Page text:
I think the total focus on Daniel also contributes to how little we know the other characters, because of his position he is unable to make much of an effort to get to know them. He has to know his place.
Onto the problems I had. Now I think most of these can be traced back to the fact that the book at 124 pages isn't long enough (for me) to deal with the themes and worldbuilding here. If it had been three times, four times as long, I think we would have ended up with a much more rounded story and stronger worldbuilding. Now I don't know how the series is going to progress, it may be that each upcoming book will slot in and we essentially end up with a longer book in multiple parts. But that doesn't address the problems I have with the characters and worldbuilding in THIS particular story.
Worldbuilding, superficially strong, but I found the more I looked at it, it just wasn't working for me. I was quite happy with it up to a point. Carl reads The Washington Post, The New York Times, so this is a world like our own but NOT our own. It has a different history and at some point it became acceptable to keep slaves. But I feel like I've missed something somewhere.
Then Carl asks Daniel his opinion about Mugabe in Zimbabwe and I was thrown completely out of it. Because if Carl can comment on Mugabe and the problems in Zimbabwe - reference riots and massacres. Then as a reasonably intelligent human being why can't he see the hypocrisy in feeling able to comment on the policies of another country but not his own where gang rapes and torture are an acceptable means of dealing with people.
It's also then that I realised I didn't really understand how this world worked. Was the slave system only operating in America? Daniel mentions about wanting to run away to Scandinavia - how he'd tried to run away whilst in Denmark and how he dreams of flying away to Sweden. So presumably - at least in Scandinavia, if not Europe - there's no slave system.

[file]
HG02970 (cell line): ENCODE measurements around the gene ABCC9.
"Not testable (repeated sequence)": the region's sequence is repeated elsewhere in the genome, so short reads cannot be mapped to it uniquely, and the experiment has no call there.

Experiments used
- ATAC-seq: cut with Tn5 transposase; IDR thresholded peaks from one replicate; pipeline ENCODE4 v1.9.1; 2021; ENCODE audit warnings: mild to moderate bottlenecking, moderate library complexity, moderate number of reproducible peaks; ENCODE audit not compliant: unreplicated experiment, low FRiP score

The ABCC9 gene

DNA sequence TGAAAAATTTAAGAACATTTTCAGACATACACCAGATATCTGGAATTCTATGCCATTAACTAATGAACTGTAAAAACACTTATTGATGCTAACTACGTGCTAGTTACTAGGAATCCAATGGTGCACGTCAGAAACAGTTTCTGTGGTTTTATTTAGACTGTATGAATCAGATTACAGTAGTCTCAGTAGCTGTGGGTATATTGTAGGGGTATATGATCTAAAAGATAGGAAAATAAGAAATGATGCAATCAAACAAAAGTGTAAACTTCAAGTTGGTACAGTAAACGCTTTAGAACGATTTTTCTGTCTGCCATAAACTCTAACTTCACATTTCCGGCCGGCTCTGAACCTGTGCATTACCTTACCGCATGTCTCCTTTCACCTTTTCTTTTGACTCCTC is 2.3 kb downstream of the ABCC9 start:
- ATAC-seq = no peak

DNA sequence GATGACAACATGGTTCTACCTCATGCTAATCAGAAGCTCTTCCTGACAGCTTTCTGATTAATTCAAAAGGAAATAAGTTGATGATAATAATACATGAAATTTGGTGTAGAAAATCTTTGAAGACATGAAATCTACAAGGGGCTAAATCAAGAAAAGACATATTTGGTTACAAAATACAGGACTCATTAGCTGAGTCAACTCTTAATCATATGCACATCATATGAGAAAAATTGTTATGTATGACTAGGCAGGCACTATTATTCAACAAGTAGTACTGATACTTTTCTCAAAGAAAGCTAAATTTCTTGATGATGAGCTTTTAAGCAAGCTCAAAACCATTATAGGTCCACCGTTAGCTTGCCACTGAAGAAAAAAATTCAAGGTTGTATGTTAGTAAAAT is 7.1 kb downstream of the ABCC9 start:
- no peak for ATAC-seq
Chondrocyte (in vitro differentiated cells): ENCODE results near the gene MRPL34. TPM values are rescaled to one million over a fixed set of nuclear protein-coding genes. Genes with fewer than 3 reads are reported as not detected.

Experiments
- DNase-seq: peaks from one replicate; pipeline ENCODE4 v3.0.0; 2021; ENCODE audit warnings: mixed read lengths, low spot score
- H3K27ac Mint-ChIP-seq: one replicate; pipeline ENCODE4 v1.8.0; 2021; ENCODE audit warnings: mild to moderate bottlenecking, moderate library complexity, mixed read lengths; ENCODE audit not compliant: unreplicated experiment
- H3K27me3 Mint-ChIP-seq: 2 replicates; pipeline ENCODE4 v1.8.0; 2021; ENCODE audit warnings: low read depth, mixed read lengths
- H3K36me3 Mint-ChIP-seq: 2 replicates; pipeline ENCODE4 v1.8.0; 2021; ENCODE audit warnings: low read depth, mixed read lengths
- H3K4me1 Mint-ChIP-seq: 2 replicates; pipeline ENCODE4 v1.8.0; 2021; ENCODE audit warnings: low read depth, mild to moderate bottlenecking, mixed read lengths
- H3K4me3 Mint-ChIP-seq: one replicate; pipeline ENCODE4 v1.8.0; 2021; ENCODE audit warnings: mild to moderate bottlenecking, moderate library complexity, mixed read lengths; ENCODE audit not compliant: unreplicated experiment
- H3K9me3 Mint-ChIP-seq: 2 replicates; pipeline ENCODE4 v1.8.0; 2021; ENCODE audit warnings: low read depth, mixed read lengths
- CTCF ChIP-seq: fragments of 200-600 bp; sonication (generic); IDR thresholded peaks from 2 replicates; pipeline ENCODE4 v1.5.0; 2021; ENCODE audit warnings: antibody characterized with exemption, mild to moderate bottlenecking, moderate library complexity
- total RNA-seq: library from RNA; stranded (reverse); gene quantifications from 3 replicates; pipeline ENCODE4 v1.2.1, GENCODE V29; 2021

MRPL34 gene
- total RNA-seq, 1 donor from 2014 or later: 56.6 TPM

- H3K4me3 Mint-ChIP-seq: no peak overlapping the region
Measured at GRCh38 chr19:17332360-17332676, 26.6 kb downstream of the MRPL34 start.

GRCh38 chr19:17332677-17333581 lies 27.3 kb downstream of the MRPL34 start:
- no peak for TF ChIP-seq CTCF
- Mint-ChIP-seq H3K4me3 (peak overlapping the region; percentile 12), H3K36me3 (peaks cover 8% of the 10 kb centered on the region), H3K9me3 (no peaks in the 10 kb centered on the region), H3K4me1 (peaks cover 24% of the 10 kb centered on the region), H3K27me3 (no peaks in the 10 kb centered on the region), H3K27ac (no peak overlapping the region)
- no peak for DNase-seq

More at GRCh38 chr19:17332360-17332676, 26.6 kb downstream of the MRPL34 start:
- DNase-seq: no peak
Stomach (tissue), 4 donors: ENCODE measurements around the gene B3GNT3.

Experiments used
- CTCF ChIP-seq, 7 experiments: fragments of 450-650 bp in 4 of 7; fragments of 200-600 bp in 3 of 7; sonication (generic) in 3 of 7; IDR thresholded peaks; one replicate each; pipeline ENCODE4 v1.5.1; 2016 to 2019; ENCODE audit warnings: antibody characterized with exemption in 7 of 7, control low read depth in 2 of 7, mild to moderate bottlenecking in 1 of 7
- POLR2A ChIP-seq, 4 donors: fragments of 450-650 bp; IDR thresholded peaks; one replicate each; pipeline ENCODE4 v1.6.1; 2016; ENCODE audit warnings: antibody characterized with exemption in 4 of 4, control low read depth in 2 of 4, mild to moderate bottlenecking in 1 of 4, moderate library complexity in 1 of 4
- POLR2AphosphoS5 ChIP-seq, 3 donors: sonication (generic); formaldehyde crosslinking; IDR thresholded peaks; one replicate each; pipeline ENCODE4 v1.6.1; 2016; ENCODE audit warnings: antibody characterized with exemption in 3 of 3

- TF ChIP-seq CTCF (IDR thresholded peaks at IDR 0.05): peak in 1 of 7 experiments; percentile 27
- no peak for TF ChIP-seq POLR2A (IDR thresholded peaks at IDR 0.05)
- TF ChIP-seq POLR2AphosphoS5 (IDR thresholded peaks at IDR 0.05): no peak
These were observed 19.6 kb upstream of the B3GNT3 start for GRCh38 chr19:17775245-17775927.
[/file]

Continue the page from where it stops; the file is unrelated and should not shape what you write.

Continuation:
If all the previous history still led to Mugabe being in power in Zimbabwe. What happened to the civil rights movement in America? I ended up feeling like the world the characters lived in, had no solidity to it.
I think if the world the characters inhabit doesn't feel real, then the characters lose believability as well. Why was Foster such a villain? Just because he can be? Presumably Carl has lived in this country all his life, why couldn't he appreciate what would happen to Daniel when he complained about his behaviour? He's a journalist with an interest in politics. How could he be so naive?
Finally, the ending, again I take problems with this back to the fact that the story is too short. The ending especially (for me) needed to take place over a much greater period of time. The gang rape and the torture which (no matter how disturbing they are*) are an incredibly powerful piece of writing, lose that impact, that sense that Daniel has totally lost any sense of self he might have had, because it is wrapped up so quickly and easily at the end. I don't believe in Daniel's recovery.
This was a flawed story for me. Some of the writing was amazing, getting us into Daniel's head and holding us there, was very well done. But it's the problems that have stayed with me.
* - I also take issue with Noble Romance's warning for the book - "M/M, forced oral and anal intercourse". I don't think this is really a strong enough warning. The one at GoodReads is better - "WARNING: This book contains potentially triggering subject matter, including a violent on-screen rape. Please take heed.)" ...more